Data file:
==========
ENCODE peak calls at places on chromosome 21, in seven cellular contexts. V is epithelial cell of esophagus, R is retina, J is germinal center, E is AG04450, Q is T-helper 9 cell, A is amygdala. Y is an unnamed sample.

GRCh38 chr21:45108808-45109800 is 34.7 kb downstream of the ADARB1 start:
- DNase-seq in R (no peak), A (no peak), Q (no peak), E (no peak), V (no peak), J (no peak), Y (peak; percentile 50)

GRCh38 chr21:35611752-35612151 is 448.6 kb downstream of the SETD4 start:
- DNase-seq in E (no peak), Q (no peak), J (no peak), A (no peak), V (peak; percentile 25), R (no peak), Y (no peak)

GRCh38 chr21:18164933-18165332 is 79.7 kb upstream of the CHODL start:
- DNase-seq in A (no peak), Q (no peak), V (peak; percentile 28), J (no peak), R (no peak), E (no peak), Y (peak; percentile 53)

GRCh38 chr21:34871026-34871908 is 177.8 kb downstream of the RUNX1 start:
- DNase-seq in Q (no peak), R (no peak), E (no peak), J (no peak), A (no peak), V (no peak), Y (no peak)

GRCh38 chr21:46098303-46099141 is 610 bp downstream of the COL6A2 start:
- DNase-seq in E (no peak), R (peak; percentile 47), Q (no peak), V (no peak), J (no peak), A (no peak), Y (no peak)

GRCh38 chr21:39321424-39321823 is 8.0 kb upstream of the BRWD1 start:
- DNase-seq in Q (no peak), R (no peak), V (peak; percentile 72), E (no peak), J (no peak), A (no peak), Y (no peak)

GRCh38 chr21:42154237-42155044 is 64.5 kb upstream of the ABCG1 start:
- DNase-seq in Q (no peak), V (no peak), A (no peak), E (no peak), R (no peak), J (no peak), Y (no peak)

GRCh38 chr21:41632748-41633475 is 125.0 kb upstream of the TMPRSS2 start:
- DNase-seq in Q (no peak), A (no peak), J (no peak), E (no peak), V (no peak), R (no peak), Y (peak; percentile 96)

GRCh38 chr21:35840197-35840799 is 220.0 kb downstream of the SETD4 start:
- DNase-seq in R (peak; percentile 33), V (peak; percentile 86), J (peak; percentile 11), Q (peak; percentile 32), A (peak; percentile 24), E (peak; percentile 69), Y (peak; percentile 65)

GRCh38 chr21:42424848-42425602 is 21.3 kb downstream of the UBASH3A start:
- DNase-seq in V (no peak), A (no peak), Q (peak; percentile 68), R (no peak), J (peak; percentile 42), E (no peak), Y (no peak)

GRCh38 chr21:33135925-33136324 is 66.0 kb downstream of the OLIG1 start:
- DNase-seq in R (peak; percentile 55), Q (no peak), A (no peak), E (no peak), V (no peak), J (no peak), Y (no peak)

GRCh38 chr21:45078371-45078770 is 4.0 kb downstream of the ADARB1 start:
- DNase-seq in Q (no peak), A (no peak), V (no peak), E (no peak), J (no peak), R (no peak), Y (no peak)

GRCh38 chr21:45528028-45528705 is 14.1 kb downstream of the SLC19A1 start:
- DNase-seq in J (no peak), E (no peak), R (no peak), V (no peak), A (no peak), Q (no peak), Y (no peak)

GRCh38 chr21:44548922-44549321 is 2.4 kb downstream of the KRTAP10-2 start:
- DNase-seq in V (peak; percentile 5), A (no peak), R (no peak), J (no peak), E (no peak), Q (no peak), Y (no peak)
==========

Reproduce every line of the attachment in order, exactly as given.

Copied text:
ENCODE peak calls at places on chromosome 21, in seven cellular contexts. V is epithelial cell of esophagus, R is retina, J is germinal center, E is AG04450, Q is T-helper 9 cell, A is amygdala. Y is an unnamed sample.

GRCh38 chr21:45108808-45109800 is 34.7 kb downstream of the ADARB1 start:
- DNase-seq in R (no peak), A (no peak), Q (no peak), E (no peak), V (no peak), J (no peak), Y (peak; percentile 50)

GRCh38 chr21:35611752-35612151 is 448.6 kb downstream of the SETD4 start:
- DNase-seq in E (no peak), Q (no peak), J (no peak), A (no peak), V (peak; percentile 25), R (no peak), Y (no peak)

GRCh38 chr21:18164933-18165332 is 79.7 kb upstream of the CHODL start:
- DNase-seq in A (no peak), Q (no peak), V (peak; percentile 28), J (no peak), R (no peak), E (no peak), Y (peak; percentile 53)

GRCh38 chr21:34871026-34871908 is 177.8 kb downstream of the RUNX1 start:
- DNase-seq in Q (no peak), R (no peak), E (no peak), J (no peak), A (no peak), V (no peak), Y (no peak)

GRCh38 chr21:46098303-46099141 is 610 bp downstream of the COL6A2 start:
- DNase-seq in E (no peak), R (peak; percentile 47), Q (no peak), V (no peak), J (no peak), A (no peak), Y (no peak)

GRCh38 chr21:39321424-39321823 is 8.0 kb upstream of the BRWD1 start:
- DNase-seq in Q (no peak), R (no peak), V (peak; percentile 72), E (no peak), J (no peak), A (no peak), Y (no peak)

GRCh38 chr21:42154237-42155044 is 64.5 kb upstream of the ABCG1 start:
- DNase-seq in Q (no peak), V (no peak), A (no peak), E (no peak), R (no peak), J (no peak), Y (no peak)

GRCh38 chr21:41632748-41633475 is 125.0 kb upstream of the TMPRSS2 start:
- DNase-seq in Q (no peak), A (no peak), J (no peak), E (no peak), V (no peak), R (no peak), Y (peak; percentile 96)

GRCh38 chr21:35840197-35840799 is 220.0 kb downstream of the SETD4 start:
- DNase-seq in R (peak; percentile 33), V (peak; percentile 86), J (peak; percentile 11), Q (peak; percentile 32), A (peak; percentile 24), E (peak; percentile 69), Y (peak; percentile 65)

GRCh38 chr21:42424848-42425602 is 21.3 kb downstream of the UBASH3A start:
- DNase-seq in V (no peak), A (no peak), Q (peak; percentile 68), R (no peak), J (peak; percentile 42), E (no peak), Y (no peak)

GRCh38 chr21:33135925-33136324 is 66.0 kb downstream of the OLIG1 start:
- DNase-seq in R (peak; percentile 55), Q (no peak), A (no peak), E (no peak), V (no peak), J (no peak), Y (no peak)

GRCh38 chr21:45078371-45078770 is 4.0 kb downstream of the ADARB1 start:
- DNase-seq in Q (no peak), A (no peak), V (no peak), E (no peak), J (no peak), R (no peak), Y (no peak)

GRCh38 chr21:45528028-45528705 is 14.1 kb downstream of the SLC19A1 start:
- DNase-seq in J (no peak), E (no peak), R (no peak), V (no peak), A (no peak), Q (no peak), Y (no peak)

GRCh38 chr21:44548922-44549321 is 2.4 kb downstream of the KRTAP10-2 start:
- DNase-seq in V (peak; percentile 5), A (no peak), R (no peak), J (no peak), E (no peak), Q (no peak), Y (no peak)